It was critical to recognise and repay that loyalty by involving them in our journey from the outset. We allocated a FRANK team member to a section of the stockist list and called every bar, café or restaurant to explain what we were doing and why, to give them a chance to ask questions and to explain the alternatives. A month after the phone calls, we sent out a reminder newsletter with the deadline for final orders, our contact details and the alternatives on offer.

These included stocking FRANK bottled water in glass instead of plastic or ditching bottled water altogether and providing customers with free tap water in exchange for a voluntary donation to FRANK. Drink Me Save Lives has already proved successful in Bristol’s Thali Café. This chain of six restaurants has raised more than £20,000 for safe water by serving chilled, filtered tap water to customers and adding a voluntary 50p donation to every bill. With a highly successful case study under our belt, we could promote the scheme with confidence.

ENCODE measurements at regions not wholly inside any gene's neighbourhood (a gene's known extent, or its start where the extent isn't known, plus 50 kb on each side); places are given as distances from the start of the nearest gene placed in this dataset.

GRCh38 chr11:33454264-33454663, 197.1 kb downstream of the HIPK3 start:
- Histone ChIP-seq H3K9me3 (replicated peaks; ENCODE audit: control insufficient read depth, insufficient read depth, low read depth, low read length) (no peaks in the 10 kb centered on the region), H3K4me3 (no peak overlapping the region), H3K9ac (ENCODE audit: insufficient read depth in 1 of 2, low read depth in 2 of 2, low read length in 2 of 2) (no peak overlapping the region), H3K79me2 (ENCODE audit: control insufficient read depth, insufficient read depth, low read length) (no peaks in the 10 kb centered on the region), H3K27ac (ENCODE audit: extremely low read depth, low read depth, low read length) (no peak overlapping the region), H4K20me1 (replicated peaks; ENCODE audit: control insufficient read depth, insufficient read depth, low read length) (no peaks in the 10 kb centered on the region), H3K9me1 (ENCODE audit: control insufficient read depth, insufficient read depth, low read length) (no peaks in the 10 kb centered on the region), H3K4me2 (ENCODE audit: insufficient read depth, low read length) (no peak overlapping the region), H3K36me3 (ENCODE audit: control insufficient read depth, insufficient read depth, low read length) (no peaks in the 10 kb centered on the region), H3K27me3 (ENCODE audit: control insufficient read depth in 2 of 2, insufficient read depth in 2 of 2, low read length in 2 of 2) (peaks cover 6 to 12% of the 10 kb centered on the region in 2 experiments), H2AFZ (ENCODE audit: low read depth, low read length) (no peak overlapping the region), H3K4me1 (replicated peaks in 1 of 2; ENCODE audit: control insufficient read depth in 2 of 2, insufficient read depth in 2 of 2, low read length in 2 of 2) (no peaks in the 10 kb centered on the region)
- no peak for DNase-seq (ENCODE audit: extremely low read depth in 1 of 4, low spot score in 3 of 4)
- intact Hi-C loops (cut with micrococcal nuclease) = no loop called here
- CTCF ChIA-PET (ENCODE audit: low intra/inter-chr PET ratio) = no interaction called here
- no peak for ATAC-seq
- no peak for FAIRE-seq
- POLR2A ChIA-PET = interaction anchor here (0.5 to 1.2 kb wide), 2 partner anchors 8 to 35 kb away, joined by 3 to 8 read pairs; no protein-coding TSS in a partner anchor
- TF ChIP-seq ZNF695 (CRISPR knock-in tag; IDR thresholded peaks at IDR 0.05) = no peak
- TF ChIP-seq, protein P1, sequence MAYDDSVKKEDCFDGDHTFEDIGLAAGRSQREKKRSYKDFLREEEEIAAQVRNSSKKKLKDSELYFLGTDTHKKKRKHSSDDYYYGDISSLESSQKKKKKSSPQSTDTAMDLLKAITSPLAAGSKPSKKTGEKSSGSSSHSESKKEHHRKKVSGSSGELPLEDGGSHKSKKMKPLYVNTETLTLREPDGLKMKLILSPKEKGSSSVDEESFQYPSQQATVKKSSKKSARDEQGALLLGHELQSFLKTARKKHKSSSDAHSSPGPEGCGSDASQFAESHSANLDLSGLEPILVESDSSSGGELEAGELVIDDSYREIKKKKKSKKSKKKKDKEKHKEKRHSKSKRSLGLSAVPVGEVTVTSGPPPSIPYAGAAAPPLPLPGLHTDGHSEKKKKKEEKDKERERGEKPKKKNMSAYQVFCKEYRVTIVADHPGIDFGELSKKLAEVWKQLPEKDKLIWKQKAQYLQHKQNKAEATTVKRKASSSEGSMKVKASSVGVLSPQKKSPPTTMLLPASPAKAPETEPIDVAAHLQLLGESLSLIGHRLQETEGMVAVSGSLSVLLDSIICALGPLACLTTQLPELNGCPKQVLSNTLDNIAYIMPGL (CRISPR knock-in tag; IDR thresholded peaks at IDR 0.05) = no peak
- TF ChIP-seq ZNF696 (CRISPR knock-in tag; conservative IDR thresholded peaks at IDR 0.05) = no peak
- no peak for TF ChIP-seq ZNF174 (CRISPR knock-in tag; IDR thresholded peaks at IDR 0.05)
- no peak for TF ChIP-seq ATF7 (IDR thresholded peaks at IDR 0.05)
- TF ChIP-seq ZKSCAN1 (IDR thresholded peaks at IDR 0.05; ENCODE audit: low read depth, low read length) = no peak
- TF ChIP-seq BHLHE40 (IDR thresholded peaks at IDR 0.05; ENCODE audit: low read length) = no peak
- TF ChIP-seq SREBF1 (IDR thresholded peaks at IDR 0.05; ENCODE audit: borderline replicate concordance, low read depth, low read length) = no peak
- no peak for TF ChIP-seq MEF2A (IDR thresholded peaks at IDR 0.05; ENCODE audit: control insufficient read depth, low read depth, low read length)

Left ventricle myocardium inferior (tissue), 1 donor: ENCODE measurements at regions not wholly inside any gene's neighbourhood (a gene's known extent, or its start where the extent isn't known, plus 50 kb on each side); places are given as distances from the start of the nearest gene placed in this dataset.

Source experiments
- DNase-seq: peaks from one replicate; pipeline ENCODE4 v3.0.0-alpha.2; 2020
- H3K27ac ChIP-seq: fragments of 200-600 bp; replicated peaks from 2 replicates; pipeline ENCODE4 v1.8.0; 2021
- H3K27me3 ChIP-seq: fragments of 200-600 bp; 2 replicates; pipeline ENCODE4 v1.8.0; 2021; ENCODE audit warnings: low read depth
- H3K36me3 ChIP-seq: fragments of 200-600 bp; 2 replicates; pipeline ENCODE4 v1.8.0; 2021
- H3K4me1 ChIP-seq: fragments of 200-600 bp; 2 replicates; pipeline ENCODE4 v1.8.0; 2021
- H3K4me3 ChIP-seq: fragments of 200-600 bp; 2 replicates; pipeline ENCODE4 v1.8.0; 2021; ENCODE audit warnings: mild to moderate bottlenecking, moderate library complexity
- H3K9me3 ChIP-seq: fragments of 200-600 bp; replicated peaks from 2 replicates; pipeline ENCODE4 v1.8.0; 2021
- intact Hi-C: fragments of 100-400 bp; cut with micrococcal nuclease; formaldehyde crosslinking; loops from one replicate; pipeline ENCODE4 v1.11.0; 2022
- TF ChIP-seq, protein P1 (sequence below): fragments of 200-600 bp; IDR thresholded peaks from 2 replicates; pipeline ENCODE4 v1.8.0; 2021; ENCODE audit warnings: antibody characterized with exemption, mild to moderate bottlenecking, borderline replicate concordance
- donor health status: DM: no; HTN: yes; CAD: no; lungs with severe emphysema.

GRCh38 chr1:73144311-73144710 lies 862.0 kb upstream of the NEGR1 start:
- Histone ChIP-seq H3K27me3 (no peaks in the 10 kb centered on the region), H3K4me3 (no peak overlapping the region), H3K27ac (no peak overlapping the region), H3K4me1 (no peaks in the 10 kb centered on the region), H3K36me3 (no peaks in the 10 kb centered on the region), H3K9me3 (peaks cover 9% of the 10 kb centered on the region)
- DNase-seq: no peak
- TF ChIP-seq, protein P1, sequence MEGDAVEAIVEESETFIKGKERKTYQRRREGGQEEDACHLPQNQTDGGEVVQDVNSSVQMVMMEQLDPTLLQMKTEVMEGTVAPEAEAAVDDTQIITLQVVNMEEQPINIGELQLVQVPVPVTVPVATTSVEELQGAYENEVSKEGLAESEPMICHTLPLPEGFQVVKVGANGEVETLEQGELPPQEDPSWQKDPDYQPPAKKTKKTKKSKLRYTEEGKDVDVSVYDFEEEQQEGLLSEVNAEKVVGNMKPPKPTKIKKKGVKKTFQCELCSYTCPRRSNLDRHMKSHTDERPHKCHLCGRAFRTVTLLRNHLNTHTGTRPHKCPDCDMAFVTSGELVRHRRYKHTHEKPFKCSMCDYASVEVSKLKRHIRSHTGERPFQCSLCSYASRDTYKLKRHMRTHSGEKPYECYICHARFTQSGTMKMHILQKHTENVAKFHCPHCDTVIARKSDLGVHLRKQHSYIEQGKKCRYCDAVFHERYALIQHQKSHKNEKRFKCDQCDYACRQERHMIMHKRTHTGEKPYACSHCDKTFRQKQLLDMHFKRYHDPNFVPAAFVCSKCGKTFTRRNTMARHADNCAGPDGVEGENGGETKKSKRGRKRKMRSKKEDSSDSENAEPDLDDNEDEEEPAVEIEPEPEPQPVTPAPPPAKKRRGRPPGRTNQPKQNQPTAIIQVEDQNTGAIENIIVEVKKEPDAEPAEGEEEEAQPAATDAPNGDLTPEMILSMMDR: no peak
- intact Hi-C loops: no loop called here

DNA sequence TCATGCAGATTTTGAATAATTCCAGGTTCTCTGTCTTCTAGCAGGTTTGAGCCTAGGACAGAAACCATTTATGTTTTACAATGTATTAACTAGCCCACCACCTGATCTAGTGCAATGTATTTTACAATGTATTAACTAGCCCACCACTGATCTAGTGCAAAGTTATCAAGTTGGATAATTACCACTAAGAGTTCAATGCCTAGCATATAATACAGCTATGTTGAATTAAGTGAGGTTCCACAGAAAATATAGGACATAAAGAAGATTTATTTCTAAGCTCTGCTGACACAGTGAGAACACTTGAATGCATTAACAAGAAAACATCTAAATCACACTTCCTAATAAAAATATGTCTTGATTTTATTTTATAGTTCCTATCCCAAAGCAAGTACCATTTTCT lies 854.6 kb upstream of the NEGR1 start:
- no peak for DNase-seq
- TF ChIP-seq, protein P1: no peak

A month later, we followed up with a second newsletter and further phone calls and visits to stockists. From those ready to make the change, we gathered quotes to use in our press release, on our website and across social media, explaining why they were supporting FRANK’s move. With a few pioneers leading the way, we hoped others would take similar steps.

Going public

And we didn’t leave it at that. As well as a campaign to bring our stockists on board and a public announcement, we launched a campaign to change public behaviour. #PledgeToRefill called on consumers to carry with them a refillable water bottle (or cup) whenever they were out and about. We collaborated with our refill bottle partner, Klean Kanteen, to produce limited edition stainless steel bottles and coffee cups, all emblazoned with the PledgeToRefill logo. We worked with a brilliant local photographer to produce high quality images for use across different channels. And we enlisted support from a local PR agency to help us get the word out beyond our own networks.

Image: Jon Lewin

Hundreds of people made their pledge on our website, at events, festivals and talks. We contacted the media, broadcast the message through our own channels and asked partners to talk about it too. The campaign was picked up by local publications, Bristol Evening Post and Bristol 24/7 as well as on local radio stations, trade journals and bloggers. We received dozens of messages of support from individuals and local waste and recycling groups. Co-leader of the Green Party, Natalie Bennett even tweeted us!